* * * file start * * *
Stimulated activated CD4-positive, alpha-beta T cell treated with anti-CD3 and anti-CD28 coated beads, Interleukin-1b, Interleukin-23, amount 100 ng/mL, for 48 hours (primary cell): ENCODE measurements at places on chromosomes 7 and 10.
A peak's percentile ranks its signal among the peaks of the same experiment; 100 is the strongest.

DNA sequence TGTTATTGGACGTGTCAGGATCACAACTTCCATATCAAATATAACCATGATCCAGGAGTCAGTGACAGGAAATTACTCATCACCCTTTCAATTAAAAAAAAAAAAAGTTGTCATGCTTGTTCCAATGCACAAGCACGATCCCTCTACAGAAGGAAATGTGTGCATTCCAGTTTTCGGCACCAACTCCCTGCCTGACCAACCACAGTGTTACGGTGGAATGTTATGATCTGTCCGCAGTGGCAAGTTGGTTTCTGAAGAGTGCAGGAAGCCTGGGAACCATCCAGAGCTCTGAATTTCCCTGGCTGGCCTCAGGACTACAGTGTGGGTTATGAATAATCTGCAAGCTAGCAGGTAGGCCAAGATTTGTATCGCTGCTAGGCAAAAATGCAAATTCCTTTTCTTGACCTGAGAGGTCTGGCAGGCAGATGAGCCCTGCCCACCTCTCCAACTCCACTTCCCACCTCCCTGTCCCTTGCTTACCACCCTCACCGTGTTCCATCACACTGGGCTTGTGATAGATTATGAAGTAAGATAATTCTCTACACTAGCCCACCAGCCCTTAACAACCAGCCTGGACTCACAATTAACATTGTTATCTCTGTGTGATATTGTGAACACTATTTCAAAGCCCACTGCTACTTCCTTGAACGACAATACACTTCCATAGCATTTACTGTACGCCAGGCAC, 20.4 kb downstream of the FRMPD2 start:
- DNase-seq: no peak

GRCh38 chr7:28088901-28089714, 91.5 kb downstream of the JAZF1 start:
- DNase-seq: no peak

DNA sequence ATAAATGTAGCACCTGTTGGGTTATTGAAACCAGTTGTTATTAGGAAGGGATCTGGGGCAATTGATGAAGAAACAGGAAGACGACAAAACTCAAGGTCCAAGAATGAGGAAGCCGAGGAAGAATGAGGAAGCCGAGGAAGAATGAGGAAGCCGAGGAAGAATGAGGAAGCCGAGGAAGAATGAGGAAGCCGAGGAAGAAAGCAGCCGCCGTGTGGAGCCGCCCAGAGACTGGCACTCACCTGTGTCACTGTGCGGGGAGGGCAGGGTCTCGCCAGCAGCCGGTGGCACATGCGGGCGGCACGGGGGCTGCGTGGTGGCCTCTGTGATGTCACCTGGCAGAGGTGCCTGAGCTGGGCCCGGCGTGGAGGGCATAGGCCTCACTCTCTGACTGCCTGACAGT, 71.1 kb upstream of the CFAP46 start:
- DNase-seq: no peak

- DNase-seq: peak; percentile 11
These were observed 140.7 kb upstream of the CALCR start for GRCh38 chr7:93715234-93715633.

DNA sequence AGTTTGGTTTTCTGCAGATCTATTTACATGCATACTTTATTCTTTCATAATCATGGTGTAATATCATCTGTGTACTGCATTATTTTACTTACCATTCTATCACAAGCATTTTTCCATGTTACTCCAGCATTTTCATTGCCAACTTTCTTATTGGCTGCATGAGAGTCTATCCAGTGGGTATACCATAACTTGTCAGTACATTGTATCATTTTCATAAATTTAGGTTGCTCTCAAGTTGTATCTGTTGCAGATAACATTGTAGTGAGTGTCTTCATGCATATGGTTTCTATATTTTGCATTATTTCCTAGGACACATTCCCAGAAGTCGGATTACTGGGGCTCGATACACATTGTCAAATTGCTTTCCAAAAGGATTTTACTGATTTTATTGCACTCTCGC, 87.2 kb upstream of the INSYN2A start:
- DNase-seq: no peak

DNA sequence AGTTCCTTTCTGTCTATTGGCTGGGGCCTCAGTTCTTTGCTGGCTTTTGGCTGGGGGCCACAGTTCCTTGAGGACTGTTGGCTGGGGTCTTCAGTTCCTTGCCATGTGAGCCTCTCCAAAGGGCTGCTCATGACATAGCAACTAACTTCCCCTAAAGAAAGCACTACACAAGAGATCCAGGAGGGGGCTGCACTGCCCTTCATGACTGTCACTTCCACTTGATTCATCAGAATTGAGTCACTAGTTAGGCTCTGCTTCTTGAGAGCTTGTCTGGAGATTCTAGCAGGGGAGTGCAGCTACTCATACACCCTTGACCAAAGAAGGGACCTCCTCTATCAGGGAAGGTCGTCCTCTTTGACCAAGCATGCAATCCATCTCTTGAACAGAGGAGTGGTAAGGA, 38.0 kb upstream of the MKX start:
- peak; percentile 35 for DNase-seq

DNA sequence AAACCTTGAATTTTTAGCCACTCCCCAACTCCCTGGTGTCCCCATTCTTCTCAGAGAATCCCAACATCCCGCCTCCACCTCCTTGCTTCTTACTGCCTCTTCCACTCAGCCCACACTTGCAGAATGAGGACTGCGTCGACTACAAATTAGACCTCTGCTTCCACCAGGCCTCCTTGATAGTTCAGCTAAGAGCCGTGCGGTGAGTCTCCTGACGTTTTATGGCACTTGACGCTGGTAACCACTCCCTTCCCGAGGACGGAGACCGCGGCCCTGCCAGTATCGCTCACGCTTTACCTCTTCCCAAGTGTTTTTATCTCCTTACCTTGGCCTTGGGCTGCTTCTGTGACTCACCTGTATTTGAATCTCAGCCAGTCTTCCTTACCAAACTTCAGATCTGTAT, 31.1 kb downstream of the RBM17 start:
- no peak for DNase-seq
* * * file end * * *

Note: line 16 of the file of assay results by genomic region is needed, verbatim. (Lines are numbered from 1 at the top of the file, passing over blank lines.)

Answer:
- no peak for DNase-seq